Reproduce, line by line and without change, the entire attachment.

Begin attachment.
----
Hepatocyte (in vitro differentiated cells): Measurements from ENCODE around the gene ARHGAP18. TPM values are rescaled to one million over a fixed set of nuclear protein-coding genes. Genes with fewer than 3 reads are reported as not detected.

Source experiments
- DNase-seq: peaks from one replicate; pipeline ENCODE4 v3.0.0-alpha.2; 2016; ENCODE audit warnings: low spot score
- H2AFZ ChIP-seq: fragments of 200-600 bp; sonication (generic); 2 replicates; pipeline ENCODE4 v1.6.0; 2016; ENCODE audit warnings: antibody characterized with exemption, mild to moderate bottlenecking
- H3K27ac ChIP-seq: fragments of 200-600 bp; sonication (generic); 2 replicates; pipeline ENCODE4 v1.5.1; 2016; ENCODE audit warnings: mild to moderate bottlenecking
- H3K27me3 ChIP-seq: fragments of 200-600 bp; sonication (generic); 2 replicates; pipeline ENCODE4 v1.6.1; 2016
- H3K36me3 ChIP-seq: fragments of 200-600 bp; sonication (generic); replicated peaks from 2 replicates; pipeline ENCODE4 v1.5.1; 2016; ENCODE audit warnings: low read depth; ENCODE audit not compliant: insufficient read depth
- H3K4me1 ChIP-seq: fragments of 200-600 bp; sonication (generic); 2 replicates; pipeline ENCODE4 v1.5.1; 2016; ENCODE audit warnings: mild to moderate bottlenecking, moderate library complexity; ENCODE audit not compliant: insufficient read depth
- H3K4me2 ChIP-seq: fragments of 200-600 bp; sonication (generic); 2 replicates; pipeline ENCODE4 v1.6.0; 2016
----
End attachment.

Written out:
Hepatocyte (in vitro differentiated cells): Measurements from ENCODE around the gene ARHGAP18. TPM values are rescaled to one million over a fixed set of nuclear protein-coding genes. Genes with fewer than 3 reads are reported as not detected.

Source experiments
- DNase-seq: peaks from one replicate; pipeline ENCODE4 v3.0.0-alpha.2; 2016; ENCODE audit warnings: low spot score
- H2AFZ ChIP-seq: fragments of 200-600 bp; sonication (generic); 2 replicates; pipeline ENCODE4 v1.6.0; 2016; ENCODE audit warnings: antibody characterized with exemption, mild to moderate bottlenecking
- H3K27ac ChIP-seq: fragments of 200-600 bp; sonication (generic); 2 replicates; pipeline ENCODE4 v1.5.1; 2016; ENCODE audit warnings: mild to moderate bottlenecking
- H3K27me3 ChIP-seq: fragments of 200-600 bp; sonication (generic); 2 replicates; pipeline ENCODE4 v1.6.1; 2016
- H3K36me3 ChIP-seq: fragments of 200-600 bp; sonication (generic); replicated peaks from 2 replicates; pipeline ENCODE4 v1.5.1; 2016; ENCODE audit warnings: low read depth; ENCODE audit not compliant: insufficient read depth
- H3K4me1 ChIP-seq: fragments of 200-600 bp; sonication (generic); 2 replicates; pipeline ENCODE4 v1.5.1; 2016; ENCODE audit warnings: mild to moderate bottlenecking, moderate library complexity; ENCODE audit not compliant: insufficient read depth
- H3K4me2 ChIP-seq: fragments of 200-600 bp; sonication (generic); 2 replicates; pipeline ENCODE4 v1.6.0; 2016